The following table summarizes the proposed General Funds budget for FY2018. It also shows actual results for FY2015 and preliminary results for FY2016. For FY2017, the numbers include supplemental appropriations needed to maintain historical spending patterns. Similarly, FY2018 maintenance shows estimated expenditure levels with no changes in law or spending controls.
Recommended FY2018 spending of $37.3 billion is $2.4 billion below the FY2018 maintenance level of $39.7 billion. Proposed savings include:
- Pensions: Contributions to the State’s poorly funded retirement systems would decline to $6.6 billion, which is about $1.25 billion below the amount currently required by State law.
- About $500 million of the savings would come from requiring local school districts and universities to cover all pension costs for new employees, leading to a significant decrease in the State’s future pension obligations. This results in a sharp decline in current contribution requirements because of the State’s pension funding formula.
- The remaining savings would be based on the same pension changes recommended in the FY2017 budget: ending salary spiking, reallocating pension costs for high-salary employees, smoothing the impact of assumption changes and basing the funding formula on full payroll.
- Group Health Insurance: Payments would decline by $435 million, or about 24% from the FY2018 maintenance level, reflecting the reduced benefits offered by the administration in labor negotiations. The State’s largest employee union is fighting those terms in court and voted on February 23 to authorize its first strike against Illinois.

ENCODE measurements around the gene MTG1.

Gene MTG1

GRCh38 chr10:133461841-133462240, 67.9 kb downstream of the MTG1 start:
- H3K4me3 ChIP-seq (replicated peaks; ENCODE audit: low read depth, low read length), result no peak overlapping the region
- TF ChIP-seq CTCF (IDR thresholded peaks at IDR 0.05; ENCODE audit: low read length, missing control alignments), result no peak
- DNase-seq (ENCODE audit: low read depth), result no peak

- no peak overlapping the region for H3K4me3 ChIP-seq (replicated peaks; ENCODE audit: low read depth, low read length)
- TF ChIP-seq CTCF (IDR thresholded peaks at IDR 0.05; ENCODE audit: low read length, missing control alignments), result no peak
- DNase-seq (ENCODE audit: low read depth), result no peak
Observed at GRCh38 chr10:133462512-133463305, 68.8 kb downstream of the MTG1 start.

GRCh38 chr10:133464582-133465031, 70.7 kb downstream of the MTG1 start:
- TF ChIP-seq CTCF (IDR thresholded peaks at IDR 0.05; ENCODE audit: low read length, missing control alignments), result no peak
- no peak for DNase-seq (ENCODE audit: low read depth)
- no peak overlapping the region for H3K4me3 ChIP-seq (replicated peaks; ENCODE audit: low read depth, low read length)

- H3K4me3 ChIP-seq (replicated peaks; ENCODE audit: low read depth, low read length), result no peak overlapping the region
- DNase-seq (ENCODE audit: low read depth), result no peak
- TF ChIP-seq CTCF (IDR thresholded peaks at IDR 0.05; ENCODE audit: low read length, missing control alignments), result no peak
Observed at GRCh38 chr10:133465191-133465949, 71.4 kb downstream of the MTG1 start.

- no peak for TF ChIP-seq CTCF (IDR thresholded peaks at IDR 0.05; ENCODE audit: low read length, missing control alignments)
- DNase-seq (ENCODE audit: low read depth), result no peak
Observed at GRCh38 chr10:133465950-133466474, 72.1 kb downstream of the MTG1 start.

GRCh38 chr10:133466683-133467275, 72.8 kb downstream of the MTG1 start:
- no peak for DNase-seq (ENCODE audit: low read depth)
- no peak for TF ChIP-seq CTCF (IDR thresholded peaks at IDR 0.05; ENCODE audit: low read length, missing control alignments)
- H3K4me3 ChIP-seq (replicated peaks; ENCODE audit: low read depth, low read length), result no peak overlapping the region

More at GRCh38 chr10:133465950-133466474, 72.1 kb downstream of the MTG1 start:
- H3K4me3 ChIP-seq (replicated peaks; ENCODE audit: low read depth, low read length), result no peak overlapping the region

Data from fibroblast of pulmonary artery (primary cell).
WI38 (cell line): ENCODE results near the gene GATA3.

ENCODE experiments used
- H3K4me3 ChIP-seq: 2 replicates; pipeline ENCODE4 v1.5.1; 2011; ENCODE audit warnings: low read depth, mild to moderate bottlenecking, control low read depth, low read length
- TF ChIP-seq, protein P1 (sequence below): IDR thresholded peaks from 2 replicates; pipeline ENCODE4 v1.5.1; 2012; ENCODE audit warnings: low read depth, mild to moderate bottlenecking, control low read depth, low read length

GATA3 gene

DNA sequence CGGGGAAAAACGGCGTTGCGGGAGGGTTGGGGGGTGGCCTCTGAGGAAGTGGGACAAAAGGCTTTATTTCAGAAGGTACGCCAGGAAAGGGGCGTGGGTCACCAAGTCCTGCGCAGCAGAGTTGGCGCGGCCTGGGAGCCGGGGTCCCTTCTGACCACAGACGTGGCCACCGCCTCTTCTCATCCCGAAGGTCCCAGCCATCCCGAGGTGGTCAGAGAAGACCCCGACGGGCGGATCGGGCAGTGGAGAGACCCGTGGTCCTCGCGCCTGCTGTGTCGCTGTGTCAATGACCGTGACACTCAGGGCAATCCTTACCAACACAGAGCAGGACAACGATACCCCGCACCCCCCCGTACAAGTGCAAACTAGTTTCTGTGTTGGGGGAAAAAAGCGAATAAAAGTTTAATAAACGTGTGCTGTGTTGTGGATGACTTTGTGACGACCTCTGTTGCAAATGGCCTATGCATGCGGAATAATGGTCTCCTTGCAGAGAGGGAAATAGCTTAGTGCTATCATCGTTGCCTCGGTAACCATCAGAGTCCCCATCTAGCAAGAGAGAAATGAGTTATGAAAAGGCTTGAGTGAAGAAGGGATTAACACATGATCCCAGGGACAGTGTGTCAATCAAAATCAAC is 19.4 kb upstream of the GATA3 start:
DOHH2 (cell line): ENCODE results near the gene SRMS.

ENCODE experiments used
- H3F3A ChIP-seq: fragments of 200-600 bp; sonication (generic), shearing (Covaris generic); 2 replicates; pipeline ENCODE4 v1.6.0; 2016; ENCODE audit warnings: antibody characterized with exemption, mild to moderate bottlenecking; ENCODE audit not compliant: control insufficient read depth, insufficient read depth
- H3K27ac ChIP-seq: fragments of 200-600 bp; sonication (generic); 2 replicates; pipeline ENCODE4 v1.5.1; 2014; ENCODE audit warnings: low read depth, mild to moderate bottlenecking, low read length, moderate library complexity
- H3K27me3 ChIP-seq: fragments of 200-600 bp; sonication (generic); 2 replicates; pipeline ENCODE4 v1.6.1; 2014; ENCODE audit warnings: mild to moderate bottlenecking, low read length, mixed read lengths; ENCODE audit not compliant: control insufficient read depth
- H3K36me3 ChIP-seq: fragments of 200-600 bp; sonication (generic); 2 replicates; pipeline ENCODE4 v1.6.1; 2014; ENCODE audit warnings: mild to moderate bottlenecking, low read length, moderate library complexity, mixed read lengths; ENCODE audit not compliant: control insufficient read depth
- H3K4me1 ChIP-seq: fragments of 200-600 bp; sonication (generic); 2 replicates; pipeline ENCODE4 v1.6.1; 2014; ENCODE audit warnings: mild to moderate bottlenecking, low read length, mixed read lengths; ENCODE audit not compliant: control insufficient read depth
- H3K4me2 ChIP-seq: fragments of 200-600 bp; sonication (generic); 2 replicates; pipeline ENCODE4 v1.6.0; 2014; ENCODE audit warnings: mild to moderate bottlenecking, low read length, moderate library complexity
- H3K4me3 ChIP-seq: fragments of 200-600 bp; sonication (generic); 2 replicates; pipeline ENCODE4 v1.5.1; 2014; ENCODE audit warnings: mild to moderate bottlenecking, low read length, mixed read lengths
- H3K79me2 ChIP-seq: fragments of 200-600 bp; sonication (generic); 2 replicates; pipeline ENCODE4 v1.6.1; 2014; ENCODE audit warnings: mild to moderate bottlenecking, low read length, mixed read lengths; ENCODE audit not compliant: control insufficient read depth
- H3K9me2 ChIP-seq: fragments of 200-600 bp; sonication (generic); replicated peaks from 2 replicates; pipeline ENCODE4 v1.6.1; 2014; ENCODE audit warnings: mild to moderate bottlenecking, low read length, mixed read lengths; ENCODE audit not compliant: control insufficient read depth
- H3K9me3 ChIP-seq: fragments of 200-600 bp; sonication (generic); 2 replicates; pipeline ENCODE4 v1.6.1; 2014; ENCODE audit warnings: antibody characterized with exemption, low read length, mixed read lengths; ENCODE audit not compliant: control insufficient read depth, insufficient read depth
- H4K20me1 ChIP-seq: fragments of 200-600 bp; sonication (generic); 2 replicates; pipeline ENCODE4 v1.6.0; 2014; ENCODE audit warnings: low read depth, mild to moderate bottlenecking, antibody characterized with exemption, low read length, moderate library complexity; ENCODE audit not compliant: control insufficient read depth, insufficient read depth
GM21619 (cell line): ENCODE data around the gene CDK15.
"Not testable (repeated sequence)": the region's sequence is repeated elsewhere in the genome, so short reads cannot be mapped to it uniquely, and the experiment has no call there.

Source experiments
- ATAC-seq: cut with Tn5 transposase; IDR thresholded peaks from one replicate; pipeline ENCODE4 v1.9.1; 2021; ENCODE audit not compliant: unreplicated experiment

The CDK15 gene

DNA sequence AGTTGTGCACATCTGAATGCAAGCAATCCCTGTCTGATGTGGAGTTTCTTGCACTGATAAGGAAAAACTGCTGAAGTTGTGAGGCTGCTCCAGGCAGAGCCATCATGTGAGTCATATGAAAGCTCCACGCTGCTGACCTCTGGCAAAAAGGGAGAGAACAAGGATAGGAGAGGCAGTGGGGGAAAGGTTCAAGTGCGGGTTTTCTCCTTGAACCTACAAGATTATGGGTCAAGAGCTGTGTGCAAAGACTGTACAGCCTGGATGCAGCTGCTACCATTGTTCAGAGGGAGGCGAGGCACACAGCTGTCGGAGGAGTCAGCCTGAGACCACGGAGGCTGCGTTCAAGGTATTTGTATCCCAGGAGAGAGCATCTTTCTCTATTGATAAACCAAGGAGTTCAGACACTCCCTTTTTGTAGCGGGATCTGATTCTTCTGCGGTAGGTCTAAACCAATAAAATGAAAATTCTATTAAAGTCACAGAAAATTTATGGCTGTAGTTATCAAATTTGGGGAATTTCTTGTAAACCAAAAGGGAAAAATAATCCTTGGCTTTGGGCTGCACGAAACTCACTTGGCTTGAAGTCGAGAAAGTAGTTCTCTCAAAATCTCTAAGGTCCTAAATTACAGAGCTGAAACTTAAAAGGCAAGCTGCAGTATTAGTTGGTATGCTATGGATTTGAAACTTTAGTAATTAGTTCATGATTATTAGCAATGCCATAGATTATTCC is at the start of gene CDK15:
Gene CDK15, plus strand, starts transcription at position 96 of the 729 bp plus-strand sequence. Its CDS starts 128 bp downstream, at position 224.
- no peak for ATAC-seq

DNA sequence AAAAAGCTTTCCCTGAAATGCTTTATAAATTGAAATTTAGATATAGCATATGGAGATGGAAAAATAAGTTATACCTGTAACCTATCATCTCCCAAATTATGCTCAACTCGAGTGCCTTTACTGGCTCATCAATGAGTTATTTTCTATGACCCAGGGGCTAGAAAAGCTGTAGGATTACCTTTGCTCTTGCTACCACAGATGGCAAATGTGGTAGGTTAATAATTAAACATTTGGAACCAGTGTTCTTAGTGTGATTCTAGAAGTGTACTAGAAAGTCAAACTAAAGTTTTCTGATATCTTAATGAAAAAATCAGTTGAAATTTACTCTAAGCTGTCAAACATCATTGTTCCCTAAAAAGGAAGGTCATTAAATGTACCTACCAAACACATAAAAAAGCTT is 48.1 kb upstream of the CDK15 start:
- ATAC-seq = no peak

- Employee Compensation: The State would save about $336 million through a four-year freeze on employee wage increases, except for merit pay bonuses, under the contract terms being disputed in court.
- Procurement: Streamlining the State’s purchasing processes is expected to save $174 million.
- Senior Care: Spending is cut by $120 million by providing less costly home and community services for seniors who do not qualify for Medicaid.
- Other: In addition to the cuts highlighted in the budget, the administration proposes to eliminate human service programs including youth employment, after-school programs for teens, indigent funerals and immigrant support services.
The FY2018 budget also includes the following spending increases from the maintenance level:
- Education: Spending on elementary and secondary education would increase by $250 million, including an additional $145 million for transportation, $50 million for early childhood education and $30 million for General State Aid. Higher education funding declines by $125 million overall, but that includes a $36.5 million increase for Monetary Award Program grants to low income college students and $74.1 million for performance based funding.
- Childcare: The threshold for financial assistance for childcare for working families would be restored to 185% of the federal poverty level from 162%, where it had stood since November 2015.
- Public Safety: A projected 170 new State troopers would be trained at a cost of $10.5 million.